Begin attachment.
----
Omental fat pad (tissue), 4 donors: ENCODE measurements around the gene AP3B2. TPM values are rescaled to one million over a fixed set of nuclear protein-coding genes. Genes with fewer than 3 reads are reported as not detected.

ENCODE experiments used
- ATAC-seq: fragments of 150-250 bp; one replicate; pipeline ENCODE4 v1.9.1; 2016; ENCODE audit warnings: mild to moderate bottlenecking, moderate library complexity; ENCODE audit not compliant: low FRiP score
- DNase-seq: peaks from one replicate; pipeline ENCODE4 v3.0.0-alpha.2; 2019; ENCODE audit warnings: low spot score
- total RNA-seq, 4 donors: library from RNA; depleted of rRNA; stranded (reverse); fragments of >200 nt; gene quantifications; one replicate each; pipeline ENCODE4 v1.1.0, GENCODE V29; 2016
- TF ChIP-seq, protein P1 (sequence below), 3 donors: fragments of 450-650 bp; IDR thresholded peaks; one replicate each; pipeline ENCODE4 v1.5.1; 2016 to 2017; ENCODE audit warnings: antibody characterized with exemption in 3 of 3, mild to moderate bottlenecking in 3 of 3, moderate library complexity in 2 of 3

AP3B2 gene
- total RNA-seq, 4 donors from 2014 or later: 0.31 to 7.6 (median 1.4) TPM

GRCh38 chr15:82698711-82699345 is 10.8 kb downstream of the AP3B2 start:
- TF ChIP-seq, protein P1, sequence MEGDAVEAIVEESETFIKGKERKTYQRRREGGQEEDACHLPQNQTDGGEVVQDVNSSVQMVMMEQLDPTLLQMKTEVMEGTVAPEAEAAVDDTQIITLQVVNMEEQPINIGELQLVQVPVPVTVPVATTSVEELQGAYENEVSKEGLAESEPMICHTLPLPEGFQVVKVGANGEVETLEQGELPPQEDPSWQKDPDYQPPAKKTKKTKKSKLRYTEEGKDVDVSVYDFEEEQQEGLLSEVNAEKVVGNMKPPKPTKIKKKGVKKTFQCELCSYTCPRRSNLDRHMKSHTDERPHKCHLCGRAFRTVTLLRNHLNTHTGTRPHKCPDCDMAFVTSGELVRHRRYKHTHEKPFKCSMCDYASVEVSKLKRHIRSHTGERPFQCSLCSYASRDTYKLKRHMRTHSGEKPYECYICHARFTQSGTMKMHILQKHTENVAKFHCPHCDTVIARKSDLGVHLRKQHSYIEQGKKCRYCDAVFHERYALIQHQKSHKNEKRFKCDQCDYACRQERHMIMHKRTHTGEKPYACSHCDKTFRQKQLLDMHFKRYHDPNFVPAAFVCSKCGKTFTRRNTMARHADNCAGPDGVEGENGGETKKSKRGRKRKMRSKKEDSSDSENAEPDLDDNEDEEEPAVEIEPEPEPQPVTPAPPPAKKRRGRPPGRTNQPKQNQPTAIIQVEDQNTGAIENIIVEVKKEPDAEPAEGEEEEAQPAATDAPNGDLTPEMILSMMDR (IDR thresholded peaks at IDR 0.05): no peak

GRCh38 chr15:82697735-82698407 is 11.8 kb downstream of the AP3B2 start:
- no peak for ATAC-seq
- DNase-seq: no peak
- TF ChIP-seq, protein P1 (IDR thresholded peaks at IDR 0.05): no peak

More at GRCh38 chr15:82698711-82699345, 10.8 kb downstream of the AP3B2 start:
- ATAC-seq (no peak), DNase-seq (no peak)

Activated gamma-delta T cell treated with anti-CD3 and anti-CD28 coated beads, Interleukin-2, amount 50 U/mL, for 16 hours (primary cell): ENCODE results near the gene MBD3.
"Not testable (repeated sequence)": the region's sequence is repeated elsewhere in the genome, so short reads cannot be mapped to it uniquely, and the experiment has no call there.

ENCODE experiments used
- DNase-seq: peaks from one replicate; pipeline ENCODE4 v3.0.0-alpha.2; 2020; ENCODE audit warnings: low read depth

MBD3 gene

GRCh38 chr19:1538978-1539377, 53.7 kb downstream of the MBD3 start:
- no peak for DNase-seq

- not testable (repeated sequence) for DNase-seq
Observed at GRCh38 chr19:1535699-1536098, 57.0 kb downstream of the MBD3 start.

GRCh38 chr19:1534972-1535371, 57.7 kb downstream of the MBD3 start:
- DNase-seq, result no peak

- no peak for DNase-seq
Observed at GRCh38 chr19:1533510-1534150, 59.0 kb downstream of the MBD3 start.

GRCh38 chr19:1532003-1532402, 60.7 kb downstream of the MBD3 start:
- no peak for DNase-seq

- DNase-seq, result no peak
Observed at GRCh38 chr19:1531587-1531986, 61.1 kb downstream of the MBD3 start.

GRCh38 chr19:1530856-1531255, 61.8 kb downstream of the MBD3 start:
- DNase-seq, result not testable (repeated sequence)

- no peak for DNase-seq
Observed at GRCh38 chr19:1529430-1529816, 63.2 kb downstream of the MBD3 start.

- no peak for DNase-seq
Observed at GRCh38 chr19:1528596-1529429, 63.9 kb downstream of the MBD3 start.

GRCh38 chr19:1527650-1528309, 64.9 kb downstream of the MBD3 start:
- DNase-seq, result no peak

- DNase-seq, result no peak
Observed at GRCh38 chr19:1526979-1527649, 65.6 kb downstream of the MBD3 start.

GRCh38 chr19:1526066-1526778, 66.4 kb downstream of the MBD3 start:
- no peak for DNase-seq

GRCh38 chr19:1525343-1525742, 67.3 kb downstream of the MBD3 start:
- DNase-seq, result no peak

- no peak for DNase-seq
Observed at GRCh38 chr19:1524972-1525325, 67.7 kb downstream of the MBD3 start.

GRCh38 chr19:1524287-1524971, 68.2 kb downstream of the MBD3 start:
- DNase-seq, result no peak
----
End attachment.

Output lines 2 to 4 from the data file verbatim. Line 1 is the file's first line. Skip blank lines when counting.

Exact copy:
ENCODE experiments used
- ATAC-seq: fragments of 150-250 bp; one replicate; pipeline ENCODE4 v1.9.1; 2016; ENCODE audit warnings: mild to moderate bottlenecking, moderate library complexity; ENCODE audit not compliant: low FRiP score
- DNase-seq: peaks from one replicate; pipeline ENCODE4 v3.0.0-alpha.2; 2019; ENCODE audit warnings: low spot score